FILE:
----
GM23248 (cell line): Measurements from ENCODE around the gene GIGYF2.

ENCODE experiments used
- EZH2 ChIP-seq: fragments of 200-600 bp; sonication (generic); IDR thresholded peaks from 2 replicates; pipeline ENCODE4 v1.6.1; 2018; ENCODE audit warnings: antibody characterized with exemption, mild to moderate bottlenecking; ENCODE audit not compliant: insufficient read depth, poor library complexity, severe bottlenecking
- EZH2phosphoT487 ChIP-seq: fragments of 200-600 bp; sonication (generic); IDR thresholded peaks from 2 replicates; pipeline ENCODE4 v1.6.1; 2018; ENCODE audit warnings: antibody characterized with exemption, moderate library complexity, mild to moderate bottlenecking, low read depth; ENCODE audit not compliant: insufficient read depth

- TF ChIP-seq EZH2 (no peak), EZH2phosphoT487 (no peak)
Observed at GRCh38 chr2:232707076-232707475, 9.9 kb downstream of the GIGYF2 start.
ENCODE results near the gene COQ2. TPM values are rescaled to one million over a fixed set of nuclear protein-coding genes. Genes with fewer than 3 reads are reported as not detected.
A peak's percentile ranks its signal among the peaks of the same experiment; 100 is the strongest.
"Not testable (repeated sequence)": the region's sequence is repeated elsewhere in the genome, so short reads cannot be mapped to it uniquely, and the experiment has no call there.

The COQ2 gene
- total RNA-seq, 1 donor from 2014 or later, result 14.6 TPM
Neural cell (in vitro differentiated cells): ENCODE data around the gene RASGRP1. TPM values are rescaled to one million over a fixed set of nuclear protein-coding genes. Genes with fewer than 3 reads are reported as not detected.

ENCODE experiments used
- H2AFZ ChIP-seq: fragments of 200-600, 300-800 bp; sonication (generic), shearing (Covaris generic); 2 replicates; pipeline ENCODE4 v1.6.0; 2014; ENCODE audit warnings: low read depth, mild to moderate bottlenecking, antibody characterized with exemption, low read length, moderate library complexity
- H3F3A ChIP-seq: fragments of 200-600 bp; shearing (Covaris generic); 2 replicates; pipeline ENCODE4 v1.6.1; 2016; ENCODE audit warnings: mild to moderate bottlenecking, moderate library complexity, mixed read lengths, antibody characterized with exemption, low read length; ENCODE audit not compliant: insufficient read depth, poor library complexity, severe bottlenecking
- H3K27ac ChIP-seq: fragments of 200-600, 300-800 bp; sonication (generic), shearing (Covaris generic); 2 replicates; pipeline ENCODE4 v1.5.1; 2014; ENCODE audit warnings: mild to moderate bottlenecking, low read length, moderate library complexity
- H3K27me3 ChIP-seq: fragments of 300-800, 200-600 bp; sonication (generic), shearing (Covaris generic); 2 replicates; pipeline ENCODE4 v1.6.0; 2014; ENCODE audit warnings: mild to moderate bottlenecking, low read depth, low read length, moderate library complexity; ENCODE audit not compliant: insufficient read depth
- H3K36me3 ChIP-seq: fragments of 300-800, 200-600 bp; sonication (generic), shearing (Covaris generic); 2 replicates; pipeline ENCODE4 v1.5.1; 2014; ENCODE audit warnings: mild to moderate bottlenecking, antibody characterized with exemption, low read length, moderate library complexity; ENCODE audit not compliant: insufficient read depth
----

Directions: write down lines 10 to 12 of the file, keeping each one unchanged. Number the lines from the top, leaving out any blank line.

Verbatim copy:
The COQ2 gene
- total RNA-seq, 1 donor from 2014 or later, result 14.6 TPM
Neural cell (in vitro differentiated cells): ENCODE data around the gene RASGRP1. TPM values are rescaled to one million over a fixed set of nuclear protein-coding genes. Genes with fewer than 3 reads are reported as not detected.